Africa

Western Sahara History

In 1895, sheik Ma al-Aini founded the fortress Smara, and from there until 1910 he fought the Spanish-French presence with the support of the Sultan of Morocco. But this one bowed to European pressure and ceased support for the rebels, who then expanded their area of ​​operation to include Morocco. They reached as far as to threaten Marakesh. The French counter-attack consisted in increasing activity in the «Spanish» territory as well as in the conquest of Smara in 1913. However, resistance continued until 1920.
The French put pressure on Spain to increase control of the area, and in 1932 the city of Aaiún was founded. In 1933, Ma al-Aini’s cousin, Mohamed al Mamún, who was the emir of Adrad, prevailed, and this forced the colonialists to change tactics. The French occupied one of the rebels’ bases, the Tindouf oasis; they advanced toward Algeria, Mauritania and Morocco, while Spanish troops captured Smara and overcame the rebels in 1934.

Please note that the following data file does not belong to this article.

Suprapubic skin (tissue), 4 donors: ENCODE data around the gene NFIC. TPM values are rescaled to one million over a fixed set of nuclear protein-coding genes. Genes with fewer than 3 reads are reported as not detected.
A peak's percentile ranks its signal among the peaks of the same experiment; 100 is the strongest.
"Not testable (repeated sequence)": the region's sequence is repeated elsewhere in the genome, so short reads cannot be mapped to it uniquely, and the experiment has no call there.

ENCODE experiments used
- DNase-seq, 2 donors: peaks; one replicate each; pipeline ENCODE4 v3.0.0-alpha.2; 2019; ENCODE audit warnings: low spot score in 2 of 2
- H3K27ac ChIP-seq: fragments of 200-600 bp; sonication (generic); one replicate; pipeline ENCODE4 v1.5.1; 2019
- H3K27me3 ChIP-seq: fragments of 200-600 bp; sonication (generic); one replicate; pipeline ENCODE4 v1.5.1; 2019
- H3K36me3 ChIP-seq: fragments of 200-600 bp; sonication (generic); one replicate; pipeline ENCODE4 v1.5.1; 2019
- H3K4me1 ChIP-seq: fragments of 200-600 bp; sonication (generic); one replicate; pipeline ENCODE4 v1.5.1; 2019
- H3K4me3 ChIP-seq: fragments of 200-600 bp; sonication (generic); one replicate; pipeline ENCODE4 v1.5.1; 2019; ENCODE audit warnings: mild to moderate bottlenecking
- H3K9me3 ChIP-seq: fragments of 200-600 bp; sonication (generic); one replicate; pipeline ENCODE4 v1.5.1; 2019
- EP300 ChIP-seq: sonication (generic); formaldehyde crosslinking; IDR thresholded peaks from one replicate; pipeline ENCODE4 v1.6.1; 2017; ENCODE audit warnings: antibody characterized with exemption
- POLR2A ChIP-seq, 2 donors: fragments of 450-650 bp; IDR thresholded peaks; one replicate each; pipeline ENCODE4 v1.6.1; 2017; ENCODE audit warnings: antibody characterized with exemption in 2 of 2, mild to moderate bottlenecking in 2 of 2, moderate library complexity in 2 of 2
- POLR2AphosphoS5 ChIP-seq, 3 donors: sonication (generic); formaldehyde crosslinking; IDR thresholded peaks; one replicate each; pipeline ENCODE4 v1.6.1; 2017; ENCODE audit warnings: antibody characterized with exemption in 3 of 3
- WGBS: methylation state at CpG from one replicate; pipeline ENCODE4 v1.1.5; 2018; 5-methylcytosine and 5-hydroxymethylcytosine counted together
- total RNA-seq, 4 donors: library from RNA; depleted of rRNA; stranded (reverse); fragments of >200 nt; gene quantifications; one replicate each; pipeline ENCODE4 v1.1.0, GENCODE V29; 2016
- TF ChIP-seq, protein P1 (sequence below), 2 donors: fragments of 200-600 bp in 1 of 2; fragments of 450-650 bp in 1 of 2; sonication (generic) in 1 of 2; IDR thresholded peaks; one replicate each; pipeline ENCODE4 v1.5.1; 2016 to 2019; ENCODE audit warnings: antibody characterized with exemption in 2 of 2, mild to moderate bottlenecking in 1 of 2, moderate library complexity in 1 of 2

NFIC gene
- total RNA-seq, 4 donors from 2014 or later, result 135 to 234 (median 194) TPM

When the French deposed Sultan Mohammed V, the National Liberation Army (ALN), whose southern division had close cooperation with the people of Western Sahara, was created in Morocco. After Morocco became independent in 1956 and the southern division was dissolved, Western Sahara faced Spain and the French Air Force alone, which in 1958 forced the resistance to retreat.
From this point on, the exploitation of the phosphate deposits that had been discovered in Bu-Craa began. Transnational capital interests, with the French government’s consent, invested more than $ 160 million, thus changing the country’s population distribution. In 1959, al-Aiún had 6,000 inhabitants. By 1974, the figure had risen to 28,000, while nomads’ share of the total population fell from 90% to 16% over the same period.